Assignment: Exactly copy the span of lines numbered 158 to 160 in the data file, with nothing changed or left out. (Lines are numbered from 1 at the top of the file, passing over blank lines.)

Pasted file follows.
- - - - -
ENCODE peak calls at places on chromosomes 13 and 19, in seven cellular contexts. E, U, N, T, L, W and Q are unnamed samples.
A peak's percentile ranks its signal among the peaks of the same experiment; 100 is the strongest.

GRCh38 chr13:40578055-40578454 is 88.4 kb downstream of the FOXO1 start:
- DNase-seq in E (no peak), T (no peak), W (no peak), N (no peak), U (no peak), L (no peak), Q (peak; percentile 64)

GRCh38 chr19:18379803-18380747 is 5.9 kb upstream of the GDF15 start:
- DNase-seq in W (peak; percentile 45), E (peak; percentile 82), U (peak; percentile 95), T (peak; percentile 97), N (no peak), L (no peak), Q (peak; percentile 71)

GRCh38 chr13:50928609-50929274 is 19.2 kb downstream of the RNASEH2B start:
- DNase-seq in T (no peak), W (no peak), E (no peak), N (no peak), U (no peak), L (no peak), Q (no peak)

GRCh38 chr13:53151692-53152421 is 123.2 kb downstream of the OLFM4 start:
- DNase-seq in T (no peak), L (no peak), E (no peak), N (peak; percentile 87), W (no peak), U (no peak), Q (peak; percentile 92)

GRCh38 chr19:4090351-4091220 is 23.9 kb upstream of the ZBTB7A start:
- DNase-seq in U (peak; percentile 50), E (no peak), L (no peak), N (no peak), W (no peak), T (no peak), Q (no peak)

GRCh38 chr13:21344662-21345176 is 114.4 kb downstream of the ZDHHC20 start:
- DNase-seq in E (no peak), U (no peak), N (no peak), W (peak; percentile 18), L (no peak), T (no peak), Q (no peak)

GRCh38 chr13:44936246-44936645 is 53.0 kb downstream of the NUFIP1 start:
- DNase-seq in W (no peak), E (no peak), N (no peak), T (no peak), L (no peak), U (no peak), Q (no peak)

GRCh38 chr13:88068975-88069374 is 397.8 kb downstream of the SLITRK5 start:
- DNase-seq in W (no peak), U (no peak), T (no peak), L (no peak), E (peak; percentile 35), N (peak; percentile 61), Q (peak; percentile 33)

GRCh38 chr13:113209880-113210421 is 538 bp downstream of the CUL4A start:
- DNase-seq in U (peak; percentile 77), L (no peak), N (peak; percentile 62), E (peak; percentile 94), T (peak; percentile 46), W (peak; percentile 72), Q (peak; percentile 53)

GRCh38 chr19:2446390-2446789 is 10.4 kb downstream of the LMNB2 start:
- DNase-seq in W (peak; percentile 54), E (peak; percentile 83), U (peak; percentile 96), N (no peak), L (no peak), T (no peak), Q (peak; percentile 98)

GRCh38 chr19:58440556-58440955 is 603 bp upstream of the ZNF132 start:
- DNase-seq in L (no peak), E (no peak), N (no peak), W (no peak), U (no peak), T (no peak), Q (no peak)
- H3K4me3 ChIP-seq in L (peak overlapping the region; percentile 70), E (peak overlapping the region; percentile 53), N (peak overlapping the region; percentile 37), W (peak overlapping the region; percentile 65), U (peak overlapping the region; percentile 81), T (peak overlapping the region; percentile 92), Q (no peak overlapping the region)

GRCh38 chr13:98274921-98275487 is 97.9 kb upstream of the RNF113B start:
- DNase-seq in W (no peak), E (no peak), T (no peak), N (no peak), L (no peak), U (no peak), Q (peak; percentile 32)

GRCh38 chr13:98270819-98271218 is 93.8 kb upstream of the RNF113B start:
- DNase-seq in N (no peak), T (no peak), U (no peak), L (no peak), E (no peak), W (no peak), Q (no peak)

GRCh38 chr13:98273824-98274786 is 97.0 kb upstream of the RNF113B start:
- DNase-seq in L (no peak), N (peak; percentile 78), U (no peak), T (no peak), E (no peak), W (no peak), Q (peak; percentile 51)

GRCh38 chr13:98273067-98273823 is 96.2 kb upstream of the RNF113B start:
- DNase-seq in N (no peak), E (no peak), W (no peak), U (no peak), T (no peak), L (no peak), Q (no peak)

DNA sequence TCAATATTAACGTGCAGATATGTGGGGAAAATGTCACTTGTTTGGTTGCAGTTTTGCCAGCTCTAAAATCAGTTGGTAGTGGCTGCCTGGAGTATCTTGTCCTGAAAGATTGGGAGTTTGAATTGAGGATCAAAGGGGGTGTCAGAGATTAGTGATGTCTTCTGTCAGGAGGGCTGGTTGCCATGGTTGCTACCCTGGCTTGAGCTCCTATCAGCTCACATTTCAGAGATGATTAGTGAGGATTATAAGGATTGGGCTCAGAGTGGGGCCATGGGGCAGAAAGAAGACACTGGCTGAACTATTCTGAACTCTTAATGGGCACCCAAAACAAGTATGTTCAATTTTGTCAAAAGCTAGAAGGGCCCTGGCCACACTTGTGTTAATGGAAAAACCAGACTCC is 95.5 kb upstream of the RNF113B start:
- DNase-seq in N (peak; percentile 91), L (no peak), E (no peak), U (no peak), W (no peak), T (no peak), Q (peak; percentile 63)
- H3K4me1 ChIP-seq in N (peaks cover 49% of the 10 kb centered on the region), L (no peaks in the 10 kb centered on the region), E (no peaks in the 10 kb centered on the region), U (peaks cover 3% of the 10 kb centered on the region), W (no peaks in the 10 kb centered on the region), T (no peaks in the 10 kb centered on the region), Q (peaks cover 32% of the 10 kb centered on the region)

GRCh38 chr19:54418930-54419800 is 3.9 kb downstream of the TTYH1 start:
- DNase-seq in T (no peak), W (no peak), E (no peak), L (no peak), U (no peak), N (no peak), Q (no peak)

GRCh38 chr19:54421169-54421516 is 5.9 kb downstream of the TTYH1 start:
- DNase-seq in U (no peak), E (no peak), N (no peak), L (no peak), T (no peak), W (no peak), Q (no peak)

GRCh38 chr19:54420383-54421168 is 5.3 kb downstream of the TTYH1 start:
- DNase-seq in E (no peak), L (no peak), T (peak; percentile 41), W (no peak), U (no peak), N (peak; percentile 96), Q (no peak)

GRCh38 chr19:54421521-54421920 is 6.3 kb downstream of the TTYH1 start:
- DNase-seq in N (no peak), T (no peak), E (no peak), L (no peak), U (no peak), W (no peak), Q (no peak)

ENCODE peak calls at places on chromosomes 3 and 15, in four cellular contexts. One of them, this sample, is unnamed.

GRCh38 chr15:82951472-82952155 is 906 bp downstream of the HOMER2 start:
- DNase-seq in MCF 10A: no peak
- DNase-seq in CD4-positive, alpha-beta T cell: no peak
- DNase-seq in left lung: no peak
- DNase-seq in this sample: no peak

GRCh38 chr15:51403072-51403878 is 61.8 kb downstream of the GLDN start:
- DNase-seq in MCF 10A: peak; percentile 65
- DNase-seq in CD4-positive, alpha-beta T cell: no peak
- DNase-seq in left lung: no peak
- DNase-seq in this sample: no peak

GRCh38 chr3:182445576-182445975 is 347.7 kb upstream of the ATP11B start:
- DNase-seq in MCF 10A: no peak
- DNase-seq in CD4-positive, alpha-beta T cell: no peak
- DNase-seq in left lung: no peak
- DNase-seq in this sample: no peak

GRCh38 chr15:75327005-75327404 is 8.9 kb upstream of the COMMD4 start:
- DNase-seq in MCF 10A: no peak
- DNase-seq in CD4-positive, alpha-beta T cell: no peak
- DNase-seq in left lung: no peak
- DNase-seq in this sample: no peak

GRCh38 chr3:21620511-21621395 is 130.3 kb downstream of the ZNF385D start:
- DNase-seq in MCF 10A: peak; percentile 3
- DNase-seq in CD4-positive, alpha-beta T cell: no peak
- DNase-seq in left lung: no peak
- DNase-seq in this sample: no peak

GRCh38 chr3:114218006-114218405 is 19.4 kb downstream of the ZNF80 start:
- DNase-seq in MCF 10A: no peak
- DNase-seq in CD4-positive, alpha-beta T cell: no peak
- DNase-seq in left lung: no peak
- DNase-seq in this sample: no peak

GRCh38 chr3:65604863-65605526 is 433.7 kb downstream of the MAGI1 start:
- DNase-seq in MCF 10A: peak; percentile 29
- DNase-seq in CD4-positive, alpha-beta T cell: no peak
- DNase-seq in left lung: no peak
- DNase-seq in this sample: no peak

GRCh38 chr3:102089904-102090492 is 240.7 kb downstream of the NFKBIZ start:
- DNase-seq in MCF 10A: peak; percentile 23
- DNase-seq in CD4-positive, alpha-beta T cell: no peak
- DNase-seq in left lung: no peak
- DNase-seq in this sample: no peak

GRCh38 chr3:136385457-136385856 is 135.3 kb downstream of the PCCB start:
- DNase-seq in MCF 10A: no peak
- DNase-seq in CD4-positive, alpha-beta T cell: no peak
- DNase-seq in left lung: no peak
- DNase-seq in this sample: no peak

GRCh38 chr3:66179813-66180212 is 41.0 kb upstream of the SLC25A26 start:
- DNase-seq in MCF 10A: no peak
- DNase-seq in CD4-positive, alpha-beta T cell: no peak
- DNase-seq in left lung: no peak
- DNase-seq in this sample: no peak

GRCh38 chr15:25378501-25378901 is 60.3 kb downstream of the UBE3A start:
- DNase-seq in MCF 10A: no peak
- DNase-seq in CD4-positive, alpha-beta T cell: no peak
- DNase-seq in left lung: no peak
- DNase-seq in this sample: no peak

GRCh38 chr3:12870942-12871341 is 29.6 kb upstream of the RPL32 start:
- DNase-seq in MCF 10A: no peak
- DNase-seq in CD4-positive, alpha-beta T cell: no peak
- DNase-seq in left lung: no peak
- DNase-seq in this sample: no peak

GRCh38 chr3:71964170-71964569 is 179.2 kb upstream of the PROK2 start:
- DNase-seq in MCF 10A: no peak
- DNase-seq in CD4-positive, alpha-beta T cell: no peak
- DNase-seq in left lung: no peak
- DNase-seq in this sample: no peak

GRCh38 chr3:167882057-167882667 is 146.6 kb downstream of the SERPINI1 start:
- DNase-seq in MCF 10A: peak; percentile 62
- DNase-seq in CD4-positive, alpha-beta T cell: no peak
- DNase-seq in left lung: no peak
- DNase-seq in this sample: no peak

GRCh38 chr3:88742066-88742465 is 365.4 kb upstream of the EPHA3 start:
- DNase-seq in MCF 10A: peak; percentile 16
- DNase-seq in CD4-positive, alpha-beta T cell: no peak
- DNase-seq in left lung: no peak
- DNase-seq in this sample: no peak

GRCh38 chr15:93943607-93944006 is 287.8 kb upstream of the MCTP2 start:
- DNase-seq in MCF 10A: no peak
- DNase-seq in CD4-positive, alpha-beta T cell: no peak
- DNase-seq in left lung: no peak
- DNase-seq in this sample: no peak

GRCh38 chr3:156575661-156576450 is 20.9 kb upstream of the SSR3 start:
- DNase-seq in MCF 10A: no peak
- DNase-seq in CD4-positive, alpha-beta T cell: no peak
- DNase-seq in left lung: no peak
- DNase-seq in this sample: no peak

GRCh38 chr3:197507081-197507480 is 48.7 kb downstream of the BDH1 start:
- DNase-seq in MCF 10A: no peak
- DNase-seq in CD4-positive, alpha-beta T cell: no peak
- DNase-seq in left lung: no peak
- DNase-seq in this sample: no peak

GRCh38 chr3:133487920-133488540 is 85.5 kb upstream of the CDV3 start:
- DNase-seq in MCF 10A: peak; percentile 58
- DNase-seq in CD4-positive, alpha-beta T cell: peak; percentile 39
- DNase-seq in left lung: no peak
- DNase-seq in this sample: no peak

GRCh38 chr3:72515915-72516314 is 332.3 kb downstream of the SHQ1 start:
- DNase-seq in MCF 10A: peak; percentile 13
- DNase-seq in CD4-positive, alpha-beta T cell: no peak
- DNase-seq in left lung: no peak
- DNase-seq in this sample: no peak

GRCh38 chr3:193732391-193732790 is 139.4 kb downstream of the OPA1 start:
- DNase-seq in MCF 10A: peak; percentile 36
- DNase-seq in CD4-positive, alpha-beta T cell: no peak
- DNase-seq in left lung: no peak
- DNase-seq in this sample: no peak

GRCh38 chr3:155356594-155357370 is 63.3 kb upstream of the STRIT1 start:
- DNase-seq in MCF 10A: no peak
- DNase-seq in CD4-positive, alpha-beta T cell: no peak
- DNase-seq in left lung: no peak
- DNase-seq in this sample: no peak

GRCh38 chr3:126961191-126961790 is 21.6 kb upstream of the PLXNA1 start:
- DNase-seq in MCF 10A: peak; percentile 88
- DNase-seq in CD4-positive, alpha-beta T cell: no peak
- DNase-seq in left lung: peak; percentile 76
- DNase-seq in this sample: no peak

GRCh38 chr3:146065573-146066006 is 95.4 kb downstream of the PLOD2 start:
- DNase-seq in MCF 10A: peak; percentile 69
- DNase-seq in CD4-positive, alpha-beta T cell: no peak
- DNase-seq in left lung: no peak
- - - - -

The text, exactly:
- DNase-seq in CD4-positive, alpha-beta T cell: no peak
- DNase-seq in left lung: peak; percentile 76
- DNase-seq in this sample: no peak